The Saltwater Magazine for Gulf Coast Fishing!



Winter 2010 Preview






Sun-Kissed Reds and Specks by Capt. Danno Wise
Winter flats fishing in deep South Texas
Thanks to it's sub-tropical climate, Deep South Texas isn't quite as prone to winter doldrums as many other Gulf Coast fisheries. That's not to say it doesn't get cold at the tip of Texas. Indeed it does. But the cold weather never sticks around long. Because of this, the Lower Laguna Madre offers anglers year around shallow water fishing action. During the dead of winter, it is the place to be for Gulf Coast fishermen who have tired of dredging deep holes and channels for specks and reds.

As most serious saltwater fishermen know, winter water is often much clearer, as the cooler temps cause a variety of marine blooms to die off. In the Lower Laguna Madre, the water clarity on a typical winter day can best be described as 'crystal.'

However, winter is also a time of extremes when it comes to water conditions in Deep South Texas. Whereas most winter days it is no problem seeing to the bottom of the bay - even in deeper water - when a front blows through, the water conditions do a 180. Since the Lower Laguna Madre is oriented south to north and has little in the way of surrounding wind block from trees, a howling north wind can quickly turn the water muddy.

But, thanks to the thick blanket of grass on the bay floor, even the muddiest of water will clear within a day or so of the wind subsiding. So, in general, anglers fishing along the Mexican border during the winter months can expect one of two water conditions - crystal clear or horribly muddy...

Deep Dropping in the Gulf by Al Rogers
Fishing deep with Capt. Lenny and the "Fighting Chicken"

Capt. Lenny Maiolatesi is not your typical offshore angler. Tucked within the console of his 32-foot Twin Vee is a veritable arsenal of electronics - commercial plotters, sounders, computers, drop cameras with umbilical cords and transducers that weigh more than 40 pounds. Chances are that ordinary anglers would have little use for such sophisticated equipment. And some may even question the necessity of such an array. But Maiolatesi's role may be as much of an underwater explorer as a big game fisherman. He goes to great lengths and extreme depths to uncover these remote "honey holes." "Capt. Lenny" employs a lethal combination of pricey technology and closely guarded information to uncover these deep-water hot spots.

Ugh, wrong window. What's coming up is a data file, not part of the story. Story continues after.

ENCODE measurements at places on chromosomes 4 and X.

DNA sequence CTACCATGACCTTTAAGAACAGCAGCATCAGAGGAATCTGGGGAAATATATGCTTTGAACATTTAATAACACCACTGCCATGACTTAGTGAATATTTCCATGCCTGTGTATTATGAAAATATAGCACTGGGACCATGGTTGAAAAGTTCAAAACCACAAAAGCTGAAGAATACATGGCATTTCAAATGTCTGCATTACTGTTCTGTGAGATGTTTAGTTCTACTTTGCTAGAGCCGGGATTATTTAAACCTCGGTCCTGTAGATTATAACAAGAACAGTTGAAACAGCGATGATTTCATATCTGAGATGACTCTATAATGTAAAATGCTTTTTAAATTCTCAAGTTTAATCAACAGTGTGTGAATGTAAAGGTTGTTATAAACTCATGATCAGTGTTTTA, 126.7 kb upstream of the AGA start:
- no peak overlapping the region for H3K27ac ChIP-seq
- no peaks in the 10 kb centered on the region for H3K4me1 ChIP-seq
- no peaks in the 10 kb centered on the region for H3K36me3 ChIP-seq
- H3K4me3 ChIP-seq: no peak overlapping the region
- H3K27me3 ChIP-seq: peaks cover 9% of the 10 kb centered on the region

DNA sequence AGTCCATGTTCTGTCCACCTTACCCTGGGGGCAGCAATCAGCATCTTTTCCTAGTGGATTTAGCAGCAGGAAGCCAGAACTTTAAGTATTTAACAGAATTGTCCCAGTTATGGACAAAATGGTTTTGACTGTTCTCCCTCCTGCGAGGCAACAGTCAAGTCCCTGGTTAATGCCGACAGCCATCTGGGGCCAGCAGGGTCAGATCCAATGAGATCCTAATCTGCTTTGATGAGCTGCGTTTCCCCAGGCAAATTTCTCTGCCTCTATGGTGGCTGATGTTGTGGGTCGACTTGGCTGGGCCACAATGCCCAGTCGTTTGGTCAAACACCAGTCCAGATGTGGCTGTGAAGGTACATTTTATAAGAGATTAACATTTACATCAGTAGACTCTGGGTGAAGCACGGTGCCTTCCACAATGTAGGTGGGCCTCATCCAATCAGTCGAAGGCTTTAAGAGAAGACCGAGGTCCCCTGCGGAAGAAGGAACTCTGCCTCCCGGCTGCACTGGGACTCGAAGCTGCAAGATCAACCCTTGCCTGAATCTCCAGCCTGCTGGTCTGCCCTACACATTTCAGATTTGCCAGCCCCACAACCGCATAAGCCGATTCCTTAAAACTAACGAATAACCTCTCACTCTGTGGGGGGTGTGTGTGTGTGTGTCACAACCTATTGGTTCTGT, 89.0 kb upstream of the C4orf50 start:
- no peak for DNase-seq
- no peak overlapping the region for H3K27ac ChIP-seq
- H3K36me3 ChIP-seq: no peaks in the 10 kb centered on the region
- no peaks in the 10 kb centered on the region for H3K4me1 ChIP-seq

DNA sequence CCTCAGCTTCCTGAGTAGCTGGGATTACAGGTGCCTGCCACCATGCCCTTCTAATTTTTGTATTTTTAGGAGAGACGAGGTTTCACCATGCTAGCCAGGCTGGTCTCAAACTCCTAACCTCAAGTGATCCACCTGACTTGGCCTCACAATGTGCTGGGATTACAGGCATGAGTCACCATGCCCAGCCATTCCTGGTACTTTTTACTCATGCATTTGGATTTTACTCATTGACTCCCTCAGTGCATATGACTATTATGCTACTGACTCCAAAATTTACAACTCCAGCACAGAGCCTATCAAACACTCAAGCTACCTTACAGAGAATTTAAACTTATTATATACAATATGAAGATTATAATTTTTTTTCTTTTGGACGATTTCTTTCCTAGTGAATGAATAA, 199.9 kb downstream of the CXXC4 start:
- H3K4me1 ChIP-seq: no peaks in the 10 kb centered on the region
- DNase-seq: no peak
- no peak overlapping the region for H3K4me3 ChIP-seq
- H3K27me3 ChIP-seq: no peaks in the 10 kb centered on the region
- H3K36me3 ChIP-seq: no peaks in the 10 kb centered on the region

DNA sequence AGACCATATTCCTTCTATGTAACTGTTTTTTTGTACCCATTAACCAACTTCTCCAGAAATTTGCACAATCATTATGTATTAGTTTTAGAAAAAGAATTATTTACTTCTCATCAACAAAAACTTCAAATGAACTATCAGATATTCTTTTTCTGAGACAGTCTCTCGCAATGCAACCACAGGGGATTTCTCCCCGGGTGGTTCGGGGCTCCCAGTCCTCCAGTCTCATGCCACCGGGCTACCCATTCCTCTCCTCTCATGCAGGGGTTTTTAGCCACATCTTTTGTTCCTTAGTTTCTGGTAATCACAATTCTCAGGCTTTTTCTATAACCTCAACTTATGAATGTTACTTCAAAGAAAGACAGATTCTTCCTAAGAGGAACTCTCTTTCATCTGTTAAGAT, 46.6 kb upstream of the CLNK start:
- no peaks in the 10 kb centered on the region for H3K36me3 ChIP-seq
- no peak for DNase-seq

Depths will vary greatly depending on the species of fish he is looking for. He may be scouting 250-foot depths for snapper, cobia or amberjack, or analyzing the seafloor 800 feet down for huge grouper haunts. On the far end of Lenny's continuum are the exotic "marine lab species" in depths of more than 1,400 feet. Some of these fish may include black drift fish, coral fish, barrel fish or scorpion fish. However, most guests with Fighting Chicken Sportfishing target more conventional species such as cobia, snapper, amberjack, grouper, tuna, wahoo, king mackerel and even swordfish.

Dodging the Wind by John N. Felsher
Even with strong winds Mobile Bay offers fishing refuges.
While the bay can offer excellent saltwater action, such a large body of water can turn violent quickly. However, even during the worst winter storms, when bay waters roll into foamy whitecaps, anglers can still find many good places to target speckled trout, reds and other species.

"The Mobile Bay area offers a variety of fishing opportunities," said Capt. Lynn Pridgen of Captain Lynn's Inshore Adventures. "During the winter, the bay can really get rough. When it gets rough, we have to find protected water. I've seen waves splashing over the causeway seawall, but we can find places to get out of the weather. Even on a bad day, there are unlimited places where we can fish."